A mix of breathless innocence, village mentality, and Italian T.V. influence.
These, I think, are what I remember most when I think back to my childhood. A time of wide-eyed excitement and mysterious rules and customs I did not understand – a time when Maltese neighbours and communities were perhaps much closer. And yet, a time when I also yearned to know more, to look out across my tiny insulated world made up of school and nanna’s kitchen, and discover new horizons.
So much nostalgia. So many beautiful yet faded memories. Some of which, perhaps, only those who were children during the 80s and 90s in Malta will ever be able to understand. Do you remember:
The Sagħtar Magazine
This was such an interesting and colourful publication. I used to love perusing the comics section when we were handed this at the beginning of each month, not to mention the jokes section, which was my favourite during primary school. My tastes changed when I moved into the secondary forms. Then, I used to look forward to the famous middle-page posters depicting boy bands and cute celebrities. Sadly, Sagħtar is no longer being published, as the final issue was distributed in December 2015. Truly the end of an era.
Malta’s favourite naughty hedgehog, an ambassador of environmental protection and a staunch advocate against littering. He was surely a staple in all 80s and 90s children’s diet. I was fascinated by the appearance of a Maltese cartoon at the time, as it was something totally new for Maltese T.V., and even got so far as to join Club Xummiemu who sent me a birthday card every year. Although Xummiemu has not been sending me any cards for a while, I’ve heard that he’s still active in the Green department, though perhaps not as popular as he was in the past.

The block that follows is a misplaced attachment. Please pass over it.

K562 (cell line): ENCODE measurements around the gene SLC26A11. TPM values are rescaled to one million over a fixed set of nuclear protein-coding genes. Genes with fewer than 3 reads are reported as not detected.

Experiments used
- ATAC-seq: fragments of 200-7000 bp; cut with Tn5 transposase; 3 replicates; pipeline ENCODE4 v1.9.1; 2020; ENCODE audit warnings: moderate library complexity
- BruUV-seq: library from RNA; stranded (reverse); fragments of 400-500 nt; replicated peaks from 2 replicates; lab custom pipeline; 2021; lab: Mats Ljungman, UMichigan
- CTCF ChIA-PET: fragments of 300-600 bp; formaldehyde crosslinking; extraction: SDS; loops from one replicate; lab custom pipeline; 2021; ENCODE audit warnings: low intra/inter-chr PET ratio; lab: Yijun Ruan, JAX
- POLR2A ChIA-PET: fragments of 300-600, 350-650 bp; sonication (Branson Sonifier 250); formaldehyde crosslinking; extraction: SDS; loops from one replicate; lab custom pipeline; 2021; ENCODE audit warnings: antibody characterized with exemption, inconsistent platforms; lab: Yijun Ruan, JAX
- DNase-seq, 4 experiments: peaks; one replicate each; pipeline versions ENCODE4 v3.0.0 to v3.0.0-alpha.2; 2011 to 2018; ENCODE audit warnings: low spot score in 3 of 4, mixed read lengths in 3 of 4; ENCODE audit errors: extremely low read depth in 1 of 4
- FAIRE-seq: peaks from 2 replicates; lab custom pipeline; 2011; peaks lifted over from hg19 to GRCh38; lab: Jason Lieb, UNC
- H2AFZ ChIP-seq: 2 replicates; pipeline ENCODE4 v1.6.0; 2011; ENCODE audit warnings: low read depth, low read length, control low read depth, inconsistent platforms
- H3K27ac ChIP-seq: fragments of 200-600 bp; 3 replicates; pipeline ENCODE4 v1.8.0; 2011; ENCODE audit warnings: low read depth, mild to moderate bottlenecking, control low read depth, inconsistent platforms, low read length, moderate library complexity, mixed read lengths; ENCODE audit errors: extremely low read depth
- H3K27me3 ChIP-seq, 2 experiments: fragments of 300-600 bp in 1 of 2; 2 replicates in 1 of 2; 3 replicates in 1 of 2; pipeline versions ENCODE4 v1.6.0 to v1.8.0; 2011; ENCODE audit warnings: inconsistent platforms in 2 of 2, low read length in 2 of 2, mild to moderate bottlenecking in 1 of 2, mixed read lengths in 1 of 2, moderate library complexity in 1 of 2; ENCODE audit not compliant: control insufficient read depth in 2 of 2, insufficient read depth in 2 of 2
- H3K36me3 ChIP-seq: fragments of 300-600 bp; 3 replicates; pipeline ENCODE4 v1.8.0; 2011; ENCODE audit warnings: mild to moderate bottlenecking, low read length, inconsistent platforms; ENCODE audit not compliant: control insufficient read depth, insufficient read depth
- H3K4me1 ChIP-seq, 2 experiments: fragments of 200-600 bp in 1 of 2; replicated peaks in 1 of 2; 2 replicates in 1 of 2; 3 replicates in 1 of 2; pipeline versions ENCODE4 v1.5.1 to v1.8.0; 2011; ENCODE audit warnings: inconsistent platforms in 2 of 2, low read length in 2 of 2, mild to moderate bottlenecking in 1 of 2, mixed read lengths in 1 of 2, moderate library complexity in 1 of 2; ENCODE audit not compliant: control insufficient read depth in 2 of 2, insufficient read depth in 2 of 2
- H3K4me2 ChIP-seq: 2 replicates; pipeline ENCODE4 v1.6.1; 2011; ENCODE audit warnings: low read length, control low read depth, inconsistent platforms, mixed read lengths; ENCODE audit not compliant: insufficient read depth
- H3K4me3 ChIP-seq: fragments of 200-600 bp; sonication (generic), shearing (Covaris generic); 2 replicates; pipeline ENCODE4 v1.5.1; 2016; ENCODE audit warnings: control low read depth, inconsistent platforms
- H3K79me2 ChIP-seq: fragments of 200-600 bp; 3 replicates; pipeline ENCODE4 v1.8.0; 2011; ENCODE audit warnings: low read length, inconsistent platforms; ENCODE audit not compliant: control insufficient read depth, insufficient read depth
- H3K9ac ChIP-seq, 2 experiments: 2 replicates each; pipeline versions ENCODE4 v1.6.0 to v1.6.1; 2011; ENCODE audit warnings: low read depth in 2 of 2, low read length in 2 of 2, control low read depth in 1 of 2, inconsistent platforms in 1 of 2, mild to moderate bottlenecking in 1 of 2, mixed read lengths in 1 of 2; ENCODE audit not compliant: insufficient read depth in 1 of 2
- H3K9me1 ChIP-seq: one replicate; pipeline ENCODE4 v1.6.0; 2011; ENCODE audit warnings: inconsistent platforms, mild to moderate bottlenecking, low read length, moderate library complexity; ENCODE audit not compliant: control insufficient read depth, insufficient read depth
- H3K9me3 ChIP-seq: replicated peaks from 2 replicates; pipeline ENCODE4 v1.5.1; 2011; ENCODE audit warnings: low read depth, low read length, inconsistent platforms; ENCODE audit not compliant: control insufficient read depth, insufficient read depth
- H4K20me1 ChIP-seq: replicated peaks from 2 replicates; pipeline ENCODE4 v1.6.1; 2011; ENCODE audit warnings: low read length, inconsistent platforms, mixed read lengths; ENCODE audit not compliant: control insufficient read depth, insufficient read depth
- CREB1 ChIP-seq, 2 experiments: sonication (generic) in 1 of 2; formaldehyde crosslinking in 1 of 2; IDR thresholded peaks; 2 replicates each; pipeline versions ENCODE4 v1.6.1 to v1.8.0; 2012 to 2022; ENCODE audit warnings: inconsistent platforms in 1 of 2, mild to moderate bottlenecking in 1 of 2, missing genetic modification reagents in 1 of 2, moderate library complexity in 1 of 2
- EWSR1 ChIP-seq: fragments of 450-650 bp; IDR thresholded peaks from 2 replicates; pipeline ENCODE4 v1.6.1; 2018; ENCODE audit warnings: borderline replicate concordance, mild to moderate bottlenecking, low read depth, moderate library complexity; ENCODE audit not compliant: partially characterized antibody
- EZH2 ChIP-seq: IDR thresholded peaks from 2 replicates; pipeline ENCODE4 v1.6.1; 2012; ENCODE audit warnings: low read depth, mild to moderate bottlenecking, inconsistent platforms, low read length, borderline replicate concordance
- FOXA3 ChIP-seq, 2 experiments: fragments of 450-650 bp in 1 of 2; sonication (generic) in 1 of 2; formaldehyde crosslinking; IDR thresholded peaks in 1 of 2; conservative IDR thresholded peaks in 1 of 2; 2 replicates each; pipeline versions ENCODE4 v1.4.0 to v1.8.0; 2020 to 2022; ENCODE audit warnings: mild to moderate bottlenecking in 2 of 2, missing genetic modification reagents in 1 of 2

Bim Bum Bam
This was part of my everyday routine. I’d come back home, eat lunch, start my homework, and then watch two straight hours of unmitigated Japanese cartoons interspersed with (at the time) Paolo Bonolis’ charming role-plays and the acerbic humour of Uan, the pink fluffy puppet. Bim Bum Bam was discontinued in 2002, and yet, I admit that I always feel as though there’s something I should be doing at 4pm, something I should be watching… even though I know it’s no longer there. And no – Nickelodeon and Cartoon Network do not even come close.
Swapping Panini stickers
This was a big thing in my time. Children would congregate before school, during break, and after lessons to show off their new stickers and trade for the rare ones. There were sticker books and stickers related to Japanese cartoons, others related to Walt Disney movies or music icons, others still concerning favourite football teams, etc. Today, swapping Panini stickers is an oldie, and yet, there are still some who meet up at the well-loved Panini-store in Valletta, mostly to swap old collectors’ football stickers, or even just to reminisce about the past.
Playing with the neighbours’ children on the pavement, or, if our mothers had their way, on the parapett
Today, sadly, children don’t really mingle to play relaxed outside school hours, that is unless they meet for private lessons or are actually part of a sport or organised group activity. If they do meet up, they do so to play on their computers or game consoles. They’ll never know that feeling of unbridled freedom felt while playing pass-you or Chinese whispers among the neighbours’ gardens. They’ll never know what it’s like to ride on a bike, the thrill of getting off the curb and into the street while there were no adults watching. Perhaps some parents actually prefer having their children inside as it’s safer, is it?
These are some of the things I myself miss when I look back upon my childhood in Malta. That feeling of bright-eyed wonder, when everything was new and fun to experience, which will never fully come back.